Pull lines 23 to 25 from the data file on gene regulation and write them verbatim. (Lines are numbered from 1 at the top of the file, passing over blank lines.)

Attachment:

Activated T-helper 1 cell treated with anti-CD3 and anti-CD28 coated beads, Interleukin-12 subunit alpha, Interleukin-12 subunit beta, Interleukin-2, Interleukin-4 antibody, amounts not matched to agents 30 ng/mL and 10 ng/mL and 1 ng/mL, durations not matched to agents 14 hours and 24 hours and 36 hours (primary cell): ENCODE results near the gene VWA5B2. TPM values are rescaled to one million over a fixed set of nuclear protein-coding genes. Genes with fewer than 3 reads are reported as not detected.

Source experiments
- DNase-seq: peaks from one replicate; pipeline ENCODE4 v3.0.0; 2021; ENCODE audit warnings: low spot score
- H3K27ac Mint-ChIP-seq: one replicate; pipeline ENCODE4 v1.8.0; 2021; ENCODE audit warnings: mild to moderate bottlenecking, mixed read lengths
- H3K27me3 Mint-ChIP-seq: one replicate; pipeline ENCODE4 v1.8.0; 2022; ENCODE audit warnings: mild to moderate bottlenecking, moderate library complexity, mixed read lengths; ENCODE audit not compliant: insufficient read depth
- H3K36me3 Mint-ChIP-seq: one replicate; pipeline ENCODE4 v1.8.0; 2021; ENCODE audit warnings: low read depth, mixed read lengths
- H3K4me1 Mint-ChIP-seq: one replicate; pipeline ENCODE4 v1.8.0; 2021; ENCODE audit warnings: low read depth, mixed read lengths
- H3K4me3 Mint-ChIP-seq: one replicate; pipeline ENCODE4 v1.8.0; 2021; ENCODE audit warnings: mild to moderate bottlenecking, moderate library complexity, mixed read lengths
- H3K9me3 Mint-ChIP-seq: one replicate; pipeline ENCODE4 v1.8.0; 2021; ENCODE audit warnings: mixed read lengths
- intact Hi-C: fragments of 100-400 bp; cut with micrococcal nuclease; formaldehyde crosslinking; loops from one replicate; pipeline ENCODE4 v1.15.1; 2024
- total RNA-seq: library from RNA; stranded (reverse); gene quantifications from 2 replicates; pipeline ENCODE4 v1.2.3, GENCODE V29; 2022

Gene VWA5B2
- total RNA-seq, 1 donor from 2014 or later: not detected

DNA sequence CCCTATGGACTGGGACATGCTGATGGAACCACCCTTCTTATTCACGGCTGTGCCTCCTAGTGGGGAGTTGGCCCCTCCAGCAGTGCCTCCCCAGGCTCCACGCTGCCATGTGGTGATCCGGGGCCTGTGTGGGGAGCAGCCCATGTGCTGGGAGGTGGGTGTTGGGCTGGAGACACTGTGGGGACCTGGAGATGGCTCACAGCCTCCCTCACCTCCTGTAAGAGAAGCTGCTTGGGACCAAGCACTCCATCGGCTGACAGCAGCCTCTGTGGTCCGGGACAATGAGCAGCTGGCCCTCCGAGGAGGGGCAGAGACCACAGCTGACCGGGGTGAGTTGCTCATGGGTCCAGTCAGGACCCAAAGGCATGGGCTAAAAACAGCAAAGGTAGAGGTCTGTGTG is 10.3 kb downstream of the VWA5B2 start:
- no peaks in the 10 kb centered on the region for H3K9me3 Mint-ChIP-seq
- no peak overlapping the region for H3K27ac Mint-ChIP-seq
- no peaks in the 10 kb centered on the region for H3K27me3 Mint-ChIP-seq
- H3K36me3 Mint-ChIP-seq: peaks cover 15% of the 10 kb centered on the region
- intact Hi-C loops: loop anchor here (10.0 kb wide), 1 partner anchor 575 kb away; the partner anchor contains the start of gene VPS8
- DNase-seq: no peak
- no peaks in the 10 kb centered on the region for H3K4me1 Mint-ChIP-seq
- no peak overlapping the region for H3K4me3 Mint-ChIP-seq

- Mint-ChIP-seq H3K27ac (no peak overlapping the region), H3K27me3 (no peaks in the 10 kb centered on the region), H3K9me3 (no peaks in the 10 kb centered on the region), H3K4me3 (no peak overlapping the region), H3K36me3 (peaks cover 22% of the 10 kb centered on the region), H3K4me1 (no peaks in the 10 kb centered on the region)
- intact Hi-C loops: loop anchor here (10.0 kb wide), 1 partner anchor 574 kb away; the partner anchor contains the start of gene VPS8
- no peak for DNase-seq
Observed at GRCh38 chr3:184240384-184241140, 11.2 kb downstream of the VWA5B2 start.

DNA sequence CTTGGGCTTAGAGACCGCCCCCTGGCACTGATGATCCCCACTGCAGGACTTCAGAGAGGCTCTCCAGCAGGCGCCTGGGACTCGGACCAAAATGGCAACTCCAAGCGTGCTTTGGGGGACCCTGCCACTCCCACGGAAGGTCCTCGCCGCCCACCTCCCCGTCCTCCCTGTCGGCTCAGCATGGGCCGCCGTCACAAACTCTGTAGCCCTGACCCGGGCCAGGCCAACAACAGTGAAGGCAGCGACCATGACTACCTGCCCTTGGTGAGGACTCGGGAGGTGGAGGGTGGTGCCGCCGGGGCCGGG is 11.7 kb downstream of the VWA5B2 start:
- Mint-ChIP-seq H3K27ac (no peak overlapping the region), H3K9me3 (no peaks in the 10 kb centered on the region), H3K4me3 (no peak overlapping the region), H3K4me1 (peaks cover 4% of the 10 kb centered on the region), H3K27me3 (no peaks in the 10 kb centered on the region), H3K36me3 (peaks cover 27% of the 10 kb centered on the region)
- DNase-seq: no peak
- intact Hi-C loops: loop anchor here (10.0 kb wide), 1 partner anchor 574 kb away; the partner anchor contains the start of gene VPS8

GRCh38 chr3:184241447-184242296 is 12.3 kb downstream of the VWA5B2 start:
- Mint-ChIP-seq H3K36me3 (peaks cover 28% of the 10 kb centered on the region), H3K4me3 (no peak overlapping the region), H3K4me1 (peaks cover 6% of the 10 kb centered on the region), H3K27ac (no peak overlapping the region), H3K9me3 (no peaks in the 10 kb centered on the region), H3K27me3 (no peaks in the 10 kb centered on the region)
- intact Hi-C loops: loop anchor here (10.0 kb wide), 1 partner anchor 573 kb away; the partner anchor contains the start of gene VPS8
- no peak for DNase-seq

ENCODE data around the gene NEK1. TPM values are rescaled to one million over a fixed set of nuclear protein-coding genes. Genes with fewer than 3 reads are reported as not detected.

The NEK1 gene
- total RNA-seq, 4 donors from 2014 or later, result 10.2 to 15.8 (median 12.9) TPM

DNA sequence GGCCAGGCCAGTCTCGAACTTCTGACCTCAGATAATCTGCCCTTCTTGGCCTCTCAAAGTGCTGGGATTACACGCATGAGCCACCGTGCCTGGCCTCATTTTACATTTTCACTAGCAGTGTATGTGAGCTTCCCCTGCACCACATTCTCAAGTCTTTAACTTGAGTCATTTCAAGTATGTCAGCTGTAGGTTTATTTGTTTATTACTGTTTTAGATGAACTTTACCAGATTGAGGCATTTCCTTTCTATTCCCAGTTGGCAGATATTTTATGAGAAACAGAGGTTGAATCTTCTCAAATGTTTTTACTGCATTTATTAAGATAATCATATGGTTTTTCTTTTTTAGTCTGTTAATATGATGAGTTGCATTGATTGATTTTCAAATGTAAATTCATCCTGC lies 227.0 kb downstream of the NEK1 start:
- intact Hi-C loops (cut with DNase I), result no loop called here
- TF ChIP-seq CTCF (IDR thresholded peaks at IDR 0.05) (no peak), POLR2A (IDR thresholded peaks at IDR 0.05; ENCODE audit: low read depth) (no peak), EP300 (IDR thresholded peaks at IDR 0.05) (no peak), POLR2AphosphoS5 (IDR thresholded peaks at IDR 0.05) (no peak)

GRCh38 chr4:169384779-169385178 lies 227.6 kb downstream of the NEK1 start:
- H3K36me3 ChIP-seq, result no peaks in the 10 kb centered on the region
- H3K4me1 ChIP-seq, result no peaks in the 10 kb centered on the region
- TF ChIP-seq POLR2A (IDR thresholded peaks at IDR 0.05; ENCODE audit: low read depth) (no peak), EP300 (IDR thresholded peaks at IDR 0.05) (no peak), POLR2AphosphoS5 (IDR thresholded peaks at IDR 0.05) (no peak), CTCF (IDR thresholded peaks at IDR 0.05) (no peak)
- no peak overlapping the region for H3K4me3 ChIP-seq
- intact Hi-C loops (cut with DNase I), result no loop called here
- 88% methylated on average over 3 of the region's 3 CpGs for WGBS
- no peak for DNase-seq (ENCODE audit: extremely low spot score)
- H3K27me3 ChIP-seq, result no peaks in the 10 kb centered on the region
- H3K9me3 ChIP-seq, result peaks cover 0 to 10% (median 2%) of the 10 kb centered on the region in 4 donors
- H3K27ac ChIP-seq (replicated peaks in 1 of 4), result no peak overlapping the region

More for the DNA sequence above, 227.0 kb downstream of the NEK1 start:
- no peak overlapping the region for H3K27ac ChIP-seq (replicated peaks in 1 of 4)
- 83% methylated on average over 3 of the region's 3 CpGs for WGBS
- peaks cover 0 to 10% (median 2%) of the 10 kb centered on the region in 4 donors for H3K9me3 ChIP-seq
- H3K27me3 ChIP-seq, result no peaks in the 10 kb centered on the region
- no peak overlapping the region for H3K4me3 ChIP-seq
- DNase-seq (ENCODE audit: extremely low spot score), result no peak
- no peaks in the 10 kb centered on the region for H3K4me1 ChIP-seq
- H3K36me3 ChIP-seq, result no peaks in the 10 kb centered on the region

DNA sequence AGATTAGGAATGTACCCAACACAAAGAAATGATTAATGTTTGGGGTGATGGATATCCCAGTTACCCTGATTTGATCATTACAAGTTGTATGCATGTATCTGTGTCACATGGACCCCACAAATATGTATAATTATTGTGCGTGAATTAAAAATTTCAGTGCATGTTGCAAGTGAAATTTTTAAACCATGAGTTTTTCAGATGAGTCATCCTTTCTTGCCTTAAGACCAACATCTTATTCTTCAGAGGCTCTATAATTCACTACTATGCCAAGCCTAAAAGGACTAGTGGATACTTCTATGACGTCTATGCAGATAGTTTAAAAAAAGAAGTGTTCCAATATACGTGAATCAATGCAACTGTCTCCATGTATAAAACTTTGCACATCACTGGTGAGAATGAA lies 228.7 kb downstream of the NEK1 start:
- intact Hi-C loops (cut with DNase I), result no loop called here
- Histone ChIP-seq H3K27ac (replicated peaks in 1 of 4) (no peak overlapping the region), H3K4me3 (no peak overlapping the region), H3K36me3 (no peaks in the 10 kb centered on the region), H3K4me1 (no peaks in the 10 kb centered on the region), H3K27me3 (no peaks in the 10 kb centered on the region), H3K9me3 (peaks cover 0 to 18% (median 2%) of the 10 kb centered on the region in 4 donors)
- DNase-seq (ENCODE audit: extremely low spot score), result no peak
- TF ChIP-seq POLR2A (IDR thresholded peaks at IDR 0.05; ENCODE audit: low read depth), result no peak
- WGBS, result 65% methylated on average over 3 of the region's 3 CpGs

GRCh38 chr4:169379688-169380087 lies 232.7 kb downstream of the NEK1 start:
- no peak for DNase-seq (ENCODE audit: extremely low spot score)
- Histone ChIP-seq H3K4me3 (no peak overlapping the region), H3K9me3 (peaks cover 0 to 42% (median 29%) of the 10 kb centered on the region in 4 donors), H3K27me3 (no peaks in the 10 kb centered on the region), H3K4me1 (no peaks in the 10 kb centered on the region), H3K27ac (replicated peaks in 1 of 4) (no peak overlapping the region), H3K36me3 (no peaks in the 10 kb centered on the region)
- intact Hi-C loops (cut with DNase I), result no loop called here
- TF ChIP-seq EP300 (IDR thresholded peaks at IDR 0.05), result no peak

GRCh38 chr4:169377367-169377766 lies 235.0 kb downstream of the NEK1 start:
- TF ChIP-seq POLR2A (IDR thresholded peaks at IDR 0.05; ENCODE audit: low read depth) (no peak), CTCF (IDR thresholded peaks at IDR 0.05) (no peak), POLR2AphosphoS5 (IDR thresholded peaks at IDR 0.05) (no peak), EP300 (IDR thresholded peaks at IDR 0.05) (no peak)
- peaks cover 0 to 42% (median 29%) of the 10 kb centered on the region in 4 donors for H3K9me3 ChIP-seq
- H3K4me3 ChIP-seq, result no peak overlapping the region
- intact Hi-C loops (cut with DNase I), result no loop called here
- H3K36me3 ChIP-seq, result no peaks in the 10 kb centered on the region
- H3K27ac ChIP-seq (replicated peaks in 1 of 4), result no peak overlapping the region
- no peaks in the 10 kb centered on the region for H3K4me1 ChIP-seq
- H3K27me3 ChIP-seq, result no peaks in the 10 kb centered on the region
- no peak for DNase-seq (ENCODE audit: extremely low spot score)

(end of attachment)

- Mint-ChIP-seq H3K27ac (no peak overlapping the region), H3K27me3 (no peaks in the 10 kb centered on the region), H3K9me3 (no peaks in the 10 kb centered on the region), H3K4me3 (no peak overlapping the region), H3K36me3 (peaks cover 22% of the 10 kb centered on the region), H3K4me1 (no peaks in the 10 kb centered on the region)
- intact Hi-C loops: loop anchor here (10.0 kb wide), 1 partner anchor 574 kb away; the partner anchor contains the start of gene VPS8
- no peak for DNase-seq